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Displacement Ventilation For Hospital Patient Room

May 30, 2020 | Blogs | 0 comments

In displacement ventilation systems, as opposed to the traditional overhead supply mixing ventilation systems, cold air which is supplied at low velocity near the floor captures sensible heat from the space, and rises due to buoyancy, and thus, creates a stratified temperature distribution – cold air near the floor and hot air near the ceiling. This potentially can help in displacing airborne contaminants from the floor to the ceiling, and thus, can create a better indoor environment in the occupied zone. ASHRAE/ASHE Standard 170 – Ventilation of Health Care Facilities has a provision for displacement ventilation for patient rooms.

Recently we performed a comparative study between the traditional overhead supply and displacement ventilation system for a typical patient room using Computational Fluid Dynamics (CFD). Under identical cooling loads the overhead supply system shows recirculating inductive airflow patterns which results in relatively uniform air temperature distribution in the room. Whereas the displacement system shows stratified layers of temperature with predominantly horizontal and vertical airflow patterns. Additionally, thermal comfort analysis indicates displacement system can provide relatively better thermal comfort for occupants at relatively low supply airflow rate. In the case of overhead supply the airborne particles released from the patient’s face can get entrained back into the supply air stream and eventually spread into the entire room. Whereas in the case of displacement system the buoyancy forces keep these particles afloat near the ceiling creating relatively cleaner environment in the occupied zone.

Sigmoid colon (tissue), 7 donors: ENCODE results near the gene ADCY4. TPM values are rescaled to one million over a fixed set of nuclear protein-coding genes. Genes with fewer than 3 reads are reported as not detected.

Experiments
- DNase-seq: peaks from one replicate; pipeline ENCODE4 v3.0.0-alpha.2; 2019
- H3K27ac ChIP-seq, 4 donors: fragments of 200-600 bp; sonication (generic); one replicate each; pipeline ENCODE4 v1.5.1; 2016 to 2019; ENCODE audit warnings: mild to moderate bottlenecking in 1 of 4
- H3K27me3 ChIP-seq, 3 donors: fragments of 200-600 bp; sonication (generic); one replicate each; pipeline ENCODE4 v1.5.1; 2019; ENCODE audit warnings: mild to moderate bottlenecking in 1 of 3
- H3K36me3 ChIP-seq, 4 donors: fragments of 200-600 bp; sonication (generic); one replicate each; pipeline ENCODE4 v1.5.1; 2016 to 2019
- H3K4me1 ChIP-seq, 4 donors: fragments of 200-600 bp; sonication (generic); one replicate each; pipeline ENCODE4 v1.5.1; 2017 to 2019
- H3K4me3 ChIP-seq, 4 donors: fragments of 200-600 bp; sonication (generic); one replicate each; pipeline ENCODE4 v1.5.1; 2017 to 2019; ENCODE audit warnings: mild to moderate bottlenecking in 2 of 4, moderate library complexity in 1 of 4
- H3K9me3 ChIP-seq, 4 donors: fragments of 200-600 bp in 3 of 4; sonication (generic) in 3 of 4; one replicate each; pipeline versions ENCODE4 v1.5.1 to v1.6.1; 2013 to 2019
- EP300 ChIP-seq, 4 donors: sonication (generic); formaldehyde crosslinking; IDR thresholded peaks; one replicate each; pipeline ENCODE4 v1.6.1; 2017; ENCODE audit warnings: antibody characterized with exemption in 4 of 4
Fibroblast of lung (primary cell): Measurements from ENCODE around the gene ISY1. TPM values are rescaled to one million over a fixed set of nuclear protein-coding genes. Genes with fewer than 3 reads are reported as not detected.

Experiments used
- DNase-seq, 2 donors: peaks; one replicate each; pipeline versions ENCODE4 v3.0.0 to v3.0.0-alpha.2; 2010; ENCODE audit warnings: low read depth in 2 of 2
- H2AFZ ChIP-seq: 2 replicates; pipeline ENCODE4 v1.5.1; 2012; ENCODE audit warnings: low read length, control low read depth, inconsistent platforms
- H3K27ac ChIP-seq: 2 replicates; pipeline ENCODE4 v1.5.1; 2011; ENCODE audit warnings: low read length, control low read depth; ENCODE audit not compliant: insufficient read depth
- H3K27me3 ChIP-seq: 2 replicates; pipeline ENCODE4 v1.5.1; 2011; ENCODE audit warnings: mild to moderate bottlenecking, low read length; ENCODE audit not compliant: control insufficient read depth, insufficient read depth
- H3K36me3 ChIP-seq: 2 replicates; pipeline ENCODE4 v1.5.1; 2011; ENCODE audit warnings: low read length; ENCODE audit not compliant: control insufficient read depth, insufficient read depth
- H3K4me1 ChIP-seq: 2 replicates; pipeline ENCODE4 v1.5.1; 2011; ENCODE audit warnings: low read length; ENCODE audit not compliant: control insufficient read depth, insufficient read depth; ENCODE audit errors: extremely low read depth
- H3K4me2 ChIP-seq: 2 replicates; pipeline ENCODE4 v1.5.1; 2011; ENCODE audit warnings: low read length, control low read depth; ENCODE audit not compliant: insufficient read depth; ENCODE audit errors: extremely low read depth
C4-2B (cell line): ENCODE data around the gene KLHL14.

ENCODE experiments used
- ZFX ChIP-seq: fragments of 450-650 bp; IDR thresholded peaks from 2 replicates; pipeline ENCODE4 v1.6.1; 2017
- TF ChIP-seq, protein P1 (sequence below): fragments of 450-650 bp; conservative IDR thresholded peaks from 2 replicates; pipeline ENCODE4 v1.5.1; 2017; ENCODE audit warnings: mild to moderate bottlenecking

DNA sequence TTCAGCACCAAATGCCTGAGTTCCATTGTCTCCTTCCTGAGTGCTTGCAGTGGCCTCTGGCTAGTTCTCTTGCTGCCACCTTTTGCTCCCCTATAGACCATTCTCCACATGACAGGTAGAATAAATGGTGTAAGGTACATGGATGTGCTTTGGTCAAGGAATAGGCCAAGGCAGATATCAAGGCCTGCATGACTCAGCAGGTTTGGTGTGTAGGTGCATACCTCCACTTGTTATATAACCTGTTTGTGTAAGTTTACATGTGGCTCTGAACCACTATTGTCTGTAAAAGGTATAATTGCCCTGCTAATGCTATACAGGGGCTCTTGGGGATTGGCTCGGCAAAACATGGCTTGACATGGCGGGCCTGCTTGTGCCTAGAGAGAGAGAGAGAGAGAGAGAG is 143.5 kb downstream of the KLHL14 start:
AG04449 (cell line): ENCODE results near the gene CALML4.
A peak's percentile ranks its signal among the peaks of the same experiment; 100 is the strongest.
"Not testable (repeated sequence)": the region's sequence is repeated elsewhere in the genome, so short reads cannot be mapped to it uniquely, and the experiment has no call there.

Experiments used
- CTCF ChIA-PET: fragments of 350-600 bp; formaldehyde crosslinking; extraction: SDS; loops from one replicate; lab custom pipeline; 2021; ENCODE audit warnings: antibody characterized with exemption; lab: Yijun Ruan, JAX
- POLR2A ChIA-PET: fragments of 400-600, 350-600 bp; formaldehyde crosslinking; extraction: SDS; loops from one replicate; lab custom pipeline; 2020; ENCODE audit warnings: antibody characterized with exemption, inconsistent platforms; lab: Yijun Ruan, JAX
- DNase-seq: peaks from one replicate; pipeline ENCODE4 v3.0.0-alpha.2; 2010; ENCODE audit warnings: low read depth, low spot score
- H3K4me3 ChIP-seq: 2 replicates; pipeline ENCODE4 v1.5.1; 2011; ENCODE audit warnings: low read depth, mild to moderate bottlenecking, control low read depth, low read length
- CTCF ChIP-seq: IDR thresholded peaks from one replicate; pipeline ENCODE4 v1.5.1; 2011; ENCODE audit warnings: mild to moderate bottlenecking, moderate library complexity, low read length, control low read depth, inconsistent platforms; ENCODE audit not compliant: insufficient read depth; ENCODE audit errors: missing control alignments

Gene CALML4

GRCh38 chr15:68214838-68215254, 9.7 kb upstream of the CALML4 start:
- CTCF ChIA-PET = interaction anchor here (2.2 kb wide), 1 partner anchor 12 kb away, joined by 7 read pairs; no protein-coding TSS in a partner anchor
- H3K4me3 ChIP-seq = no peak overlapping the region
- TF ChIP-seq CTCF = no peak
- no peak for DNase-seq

The sensitivity analysis for supply airflow rate or Air Changes per Hour (ACH) indicates that in the case of displacement ventilation 6 ACH and 2 ACH can create respectively too cold and too hot thermal sensation for the occupants whereas the 4 ACH can create thermal neutral environment with optimum conditions for thermal comfort. It should be noted the dynamics of displacement ventilation can change with varying cooling loads and may require modifications in the supply airflow rate and/or supply air temperature to maintain the similar level of thermal comfort. Future study will involve sensitivity study of the displacement ventilation system for various cooling loads in a patient room.
Numerical computations for this study were performed using ANSYS/Fluent CFD software.

About the author

Dr. Kishor Khankari

ASHRAE Fellow, ASHRAE Distinguished Lecturer

Dr Kishor Khankari is the founder of AnSight LLC. As a specialist in Computational Fluid Dynamics (CFD), his passion for solving engineering problems and providing sound scientific solutions has led to innovations and optimized designs in the industry.

A noted expert in his field, he has a Ph.D. from the University of Minnesota and has published in several technical journals and trade magazines. As a well sought-after speaker Dr. Khankari makes regular presentations in various technical conferences and professional meetings worldwide.

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